A coroner's obituary
Sometimes I read of a death and I really wish I had known the person in life. From the Wilkes-Barre (Pa.) Citizen's Voice:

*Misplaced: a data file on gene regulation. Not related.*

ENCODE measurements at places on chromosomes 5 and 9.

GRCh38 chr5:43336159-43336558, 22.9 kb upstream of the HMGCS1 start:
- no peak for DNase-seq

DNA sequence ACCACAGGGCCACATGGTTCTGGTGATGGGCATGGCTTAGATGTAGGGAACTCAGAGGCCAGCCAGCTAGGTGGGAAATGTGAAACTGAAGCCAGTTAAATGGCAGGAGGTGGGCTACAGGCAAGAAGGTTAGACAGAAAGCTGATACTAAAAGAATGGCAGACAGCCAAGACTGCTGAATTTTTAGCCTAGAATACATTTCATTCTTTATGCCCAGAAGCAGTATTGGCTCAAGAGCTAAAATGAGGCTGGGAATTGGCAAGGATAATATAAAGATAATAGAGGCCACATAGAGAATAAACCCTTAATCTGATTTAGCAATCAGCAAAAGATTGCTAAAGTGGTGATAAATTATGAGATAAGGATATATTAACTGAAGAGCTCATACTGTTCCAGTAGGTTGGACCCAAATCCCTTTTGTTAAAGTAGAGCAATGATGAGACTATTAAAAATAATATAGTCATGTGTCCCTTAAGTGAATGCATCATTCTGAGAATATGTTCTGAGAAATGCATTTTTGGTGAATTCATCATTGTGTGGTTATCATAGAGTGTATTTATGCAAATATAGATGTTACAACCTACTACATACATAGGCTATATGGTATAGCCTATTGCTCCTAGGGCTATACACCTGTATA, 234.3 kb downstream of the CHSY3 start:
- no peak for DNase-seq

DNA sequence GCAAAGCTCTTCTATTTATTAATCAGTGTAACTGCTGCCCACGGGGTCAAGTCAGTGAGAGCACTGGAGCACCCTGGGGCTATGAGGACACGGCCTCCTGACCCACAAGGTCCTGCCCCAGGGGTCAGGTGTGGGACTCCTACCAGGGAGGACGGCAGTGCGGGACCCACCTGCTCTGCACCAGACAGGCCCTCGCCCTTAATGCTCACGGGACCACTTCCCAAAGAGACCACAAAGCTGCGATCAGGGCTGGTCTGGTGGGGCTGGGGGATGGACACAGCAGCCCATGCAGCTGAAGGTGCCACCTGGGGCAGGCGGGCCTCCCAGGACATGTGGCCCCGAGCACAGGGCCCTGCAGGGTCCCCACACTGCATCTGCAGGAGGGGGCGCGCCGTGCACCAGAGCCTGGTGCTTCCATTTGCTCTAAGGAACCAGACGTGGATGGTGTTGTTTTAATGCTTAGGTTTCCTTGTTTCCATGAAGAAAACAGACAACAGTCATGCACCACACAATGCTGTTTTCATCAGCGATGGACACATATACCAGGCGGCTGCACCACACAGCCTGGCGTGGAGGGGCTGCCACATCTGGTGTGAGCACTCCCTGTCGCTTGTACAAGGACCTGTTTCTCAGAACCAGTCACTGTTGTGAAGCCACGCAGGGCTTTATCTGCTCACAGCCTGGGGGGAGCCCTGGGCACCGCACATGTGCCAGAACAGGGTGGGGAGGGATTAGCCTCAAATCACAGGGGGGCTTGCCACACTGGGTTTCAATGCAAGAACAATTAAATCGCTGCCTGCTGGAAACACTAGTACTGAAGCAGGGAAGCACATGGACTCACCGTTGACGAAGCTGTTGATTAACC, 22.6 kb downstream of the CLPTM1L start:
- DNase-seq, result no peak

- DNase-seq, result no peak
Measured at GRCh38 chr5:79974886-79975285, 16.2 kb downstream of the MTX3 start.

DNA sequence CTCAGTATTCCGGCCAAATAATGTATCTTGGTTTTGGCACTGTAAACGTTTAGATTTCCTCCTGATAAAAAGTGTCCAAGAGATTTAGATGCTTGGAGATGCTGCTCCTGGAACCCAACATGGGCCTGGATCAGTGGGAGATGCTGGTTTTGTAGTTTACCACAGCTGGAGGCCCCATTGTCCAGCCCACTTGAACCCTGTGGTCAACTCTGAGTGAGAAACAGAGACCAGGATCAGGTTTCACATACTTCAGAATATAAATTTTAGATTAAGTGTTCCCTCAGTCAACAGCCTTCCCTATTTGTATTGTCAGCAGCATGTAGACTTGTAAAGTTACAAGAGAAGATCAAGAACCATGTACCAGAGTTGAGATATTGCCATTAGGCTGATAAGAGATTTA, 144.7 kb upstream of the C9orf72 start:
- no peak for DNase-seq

He held a very public job yet cherished his privacy. So it came as little surprise to some friends, acquaintances and co-workers that Dr. George E. Hudock Jr.'s obituary was extremely brief and his passing would be marked rather quietly. A career as coroner spanning five decades and 76 years of life were reduced to just four sentences in the obituary. One of the four sentences simply stated no public services would be held for Hudock, elected nine consecutive times to the county coroner post. "This is all the Doc wanted in the obit notice," assured Bill Lisman, Luzerne County's chief deputy coroner and supervisor of Lisman Funeral Home in Wilkes-Barre, where a private service will be held. "It's typical of his private lifestyle." It's also fitting for a man who didn't like to read obituaries. He shied away from death notices in the newspapers because they might have been for people or cases he worked on, said Mary Wallace, a secretary who worked in the coroner's office for the last 21 years. snip Then there's the tale some investigators mentioned at the top of their list, about the time he came to an investigators' meeting for an ongoing murder case wearing a Sherlock Holmes deerstalker hat. Hudock was a big fan of the fictional detective and belonged to a Sherlock Holmes Society.